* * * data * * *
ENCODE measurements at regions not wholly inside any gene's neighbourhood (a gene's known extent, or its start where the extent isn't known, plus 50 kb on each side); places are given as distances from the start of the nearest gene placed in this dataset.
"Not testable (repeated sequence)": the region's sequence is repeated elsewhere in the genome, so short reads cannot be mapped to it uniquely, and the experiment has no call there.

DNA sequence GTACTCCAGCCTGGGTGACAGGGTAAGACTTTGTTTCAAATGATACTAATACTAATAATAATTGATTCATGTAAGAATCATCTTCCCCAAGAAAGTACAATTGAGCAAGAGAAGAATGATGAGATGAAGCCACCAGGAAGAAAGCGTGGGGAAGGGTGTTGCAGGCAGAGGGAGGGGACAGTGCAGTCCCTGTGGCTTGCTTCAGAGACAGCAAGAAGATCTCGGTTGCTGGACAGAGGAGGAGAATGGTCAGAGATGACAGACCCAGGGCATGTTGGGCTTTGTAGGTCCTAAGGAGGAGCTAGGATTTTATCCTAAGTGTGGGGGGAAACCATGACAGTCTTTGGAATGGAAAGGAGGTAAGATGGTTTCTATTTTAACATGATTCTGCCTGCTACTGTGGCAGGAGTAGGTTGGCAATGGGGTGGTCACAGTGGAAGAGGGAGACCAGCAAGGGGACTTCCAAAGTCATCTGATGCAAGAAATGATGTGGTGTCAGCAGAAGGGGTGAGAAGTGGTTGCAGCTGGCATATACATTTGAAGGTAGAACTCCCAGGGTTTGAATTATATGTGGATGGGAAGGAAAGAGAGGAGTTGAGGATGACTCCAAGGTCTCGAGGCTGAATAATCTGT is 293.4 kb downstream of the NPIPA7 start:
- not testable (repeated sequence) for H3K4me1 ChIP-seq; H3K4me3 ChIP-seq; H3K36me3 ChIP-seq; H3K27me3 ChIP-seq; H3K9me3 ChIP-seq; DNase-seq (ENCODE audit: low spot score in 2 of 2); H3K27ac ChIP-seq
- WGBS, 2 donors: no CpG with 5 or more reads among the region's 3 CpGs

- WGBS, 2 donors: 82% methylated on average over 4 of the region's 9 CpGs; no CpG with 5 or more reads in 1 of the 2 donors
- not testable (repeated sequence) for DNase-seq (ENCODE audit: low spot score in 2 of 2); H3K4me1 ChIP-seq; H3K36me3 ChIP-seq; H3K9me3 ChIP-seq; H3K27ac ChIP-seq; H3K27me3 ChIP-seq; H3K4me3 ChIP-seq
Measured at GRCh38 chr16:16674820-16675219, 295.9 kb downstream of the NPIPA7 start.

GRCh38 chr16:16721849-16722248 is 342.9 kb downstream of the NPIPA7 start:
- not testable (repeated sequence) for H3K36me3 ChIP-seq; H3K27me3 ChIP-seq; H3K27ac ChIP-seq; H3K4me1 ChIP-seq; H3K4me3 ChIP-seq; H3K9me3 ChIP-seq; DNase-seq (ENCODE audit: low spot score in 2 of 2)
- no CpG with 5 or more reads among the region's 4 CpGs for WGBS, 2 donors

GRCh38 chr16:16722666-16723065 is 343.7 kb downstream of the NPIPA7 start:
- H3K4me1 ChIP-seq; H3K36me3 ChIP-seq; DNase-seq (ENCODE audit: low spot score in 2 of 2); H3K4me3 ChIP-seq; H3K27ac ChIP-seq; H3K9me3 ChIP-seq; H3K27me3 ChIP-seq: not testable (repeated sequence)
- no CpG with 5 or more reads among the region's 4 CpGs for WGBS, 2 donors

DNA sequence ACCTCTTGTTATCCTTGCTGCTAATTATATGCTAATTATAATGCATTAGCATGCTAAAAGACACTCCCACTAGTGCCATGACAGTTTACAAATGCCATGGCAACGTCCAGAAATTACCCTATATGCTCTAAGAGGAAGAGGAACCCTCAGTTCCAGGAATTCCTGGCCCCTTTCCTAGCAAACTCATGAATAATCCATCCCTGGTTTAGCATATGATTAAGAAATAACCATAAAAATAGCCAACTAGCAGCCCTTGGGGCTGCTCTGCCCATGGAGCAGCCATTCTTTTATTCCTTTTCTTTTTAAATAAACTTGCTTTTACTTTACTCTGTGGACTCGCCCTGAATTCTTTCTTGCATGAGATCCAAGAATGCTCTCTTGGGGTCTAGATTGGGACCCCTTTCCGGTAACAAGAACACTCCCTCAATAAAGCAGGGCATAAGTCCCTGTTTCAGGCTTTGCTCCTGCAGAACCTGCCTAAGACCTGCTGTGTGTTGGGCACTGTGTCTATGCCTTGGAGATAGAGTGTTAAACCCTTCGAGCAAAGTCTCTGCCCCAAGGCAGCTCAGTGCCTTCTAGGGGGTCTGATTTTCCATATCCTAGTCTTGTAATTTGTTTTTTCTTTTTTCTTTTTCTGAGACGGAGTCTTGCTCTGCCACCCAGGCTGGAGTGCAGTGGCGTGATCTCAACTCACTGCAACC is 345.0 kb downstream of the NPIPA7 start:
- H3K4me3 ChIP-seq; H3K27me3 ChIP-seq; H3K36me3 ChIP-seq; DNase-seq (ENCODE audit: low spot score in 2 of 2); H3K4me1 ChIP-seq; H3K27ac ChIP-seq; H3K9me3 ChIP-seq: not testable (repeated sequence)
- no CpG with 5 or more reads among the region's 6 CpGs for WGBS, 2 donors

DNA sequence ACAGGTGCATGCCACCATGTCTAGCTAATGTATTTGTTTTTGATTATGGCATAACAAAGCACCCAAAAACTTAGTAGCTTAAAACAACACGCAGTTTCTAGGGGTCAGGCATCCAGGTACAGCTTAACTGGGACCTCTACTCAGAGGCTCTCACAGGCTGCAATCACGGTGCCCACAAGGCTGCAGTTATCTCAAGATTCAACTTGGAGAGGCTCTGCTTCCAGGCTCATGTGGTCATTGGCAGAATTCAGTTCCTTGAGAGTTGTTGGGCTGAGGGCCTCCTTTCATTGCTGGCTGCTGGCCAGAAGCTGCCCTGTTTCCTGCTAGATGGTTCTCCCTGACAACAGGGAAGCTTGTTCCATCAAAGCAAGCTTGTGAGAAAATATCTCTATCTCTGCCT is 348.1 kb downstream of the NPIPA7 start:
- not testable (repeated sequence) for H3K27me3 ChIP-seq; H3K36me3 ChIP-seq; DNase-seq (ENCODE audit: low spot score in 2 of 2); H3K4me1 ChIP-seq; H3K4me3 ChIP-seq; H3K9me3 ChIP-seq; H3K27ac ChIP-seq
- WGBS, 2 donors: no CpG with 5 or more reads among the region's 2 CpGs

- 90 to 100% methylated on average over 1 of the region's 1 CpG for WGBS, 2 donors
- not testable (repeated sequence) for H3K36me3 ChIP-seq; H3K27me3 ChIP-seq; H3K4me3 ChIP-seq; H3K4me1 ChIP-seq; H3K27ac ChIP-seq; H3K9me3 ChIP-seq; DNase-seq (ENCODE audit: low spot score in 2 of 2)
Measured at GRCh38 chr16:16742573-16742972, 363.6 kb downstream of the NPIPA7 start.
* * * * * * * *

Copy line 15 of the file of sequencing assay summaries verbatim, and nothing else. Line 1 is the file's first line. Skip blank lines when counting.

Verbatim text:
DNA sequence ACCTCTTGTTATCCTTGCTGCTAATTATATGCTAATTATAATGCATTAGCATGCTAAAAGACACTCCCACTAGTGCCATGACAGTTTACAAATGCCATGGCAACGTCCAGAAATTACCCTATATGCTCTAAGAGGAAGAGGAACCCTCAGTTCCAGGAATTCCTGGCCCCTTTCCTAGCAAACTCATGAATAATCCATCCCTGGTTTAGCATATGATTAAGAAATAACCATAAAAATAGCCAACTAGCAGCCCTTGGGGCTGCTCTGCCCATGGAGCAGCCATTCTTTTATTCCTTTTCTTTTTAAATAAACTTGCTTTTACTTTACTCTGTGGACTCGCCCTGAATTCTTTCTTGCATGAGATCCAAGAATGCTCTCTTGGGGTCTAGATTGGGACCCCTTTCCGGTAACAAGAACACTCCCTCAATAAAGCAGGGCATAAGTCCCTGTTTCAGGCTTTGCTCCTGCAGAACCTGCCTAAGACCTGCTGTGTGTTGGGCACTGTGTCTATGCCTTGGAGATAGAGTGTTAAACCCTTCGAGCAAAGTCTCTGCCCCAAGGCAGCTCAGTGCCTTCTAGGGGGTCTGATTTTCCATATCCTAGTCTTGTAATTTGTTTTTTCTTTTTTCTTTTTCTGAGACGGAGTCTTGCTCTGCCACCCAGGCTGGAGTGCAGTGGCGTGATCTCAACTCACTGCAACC is 345.0 kb downstream of the NPIPA7 start: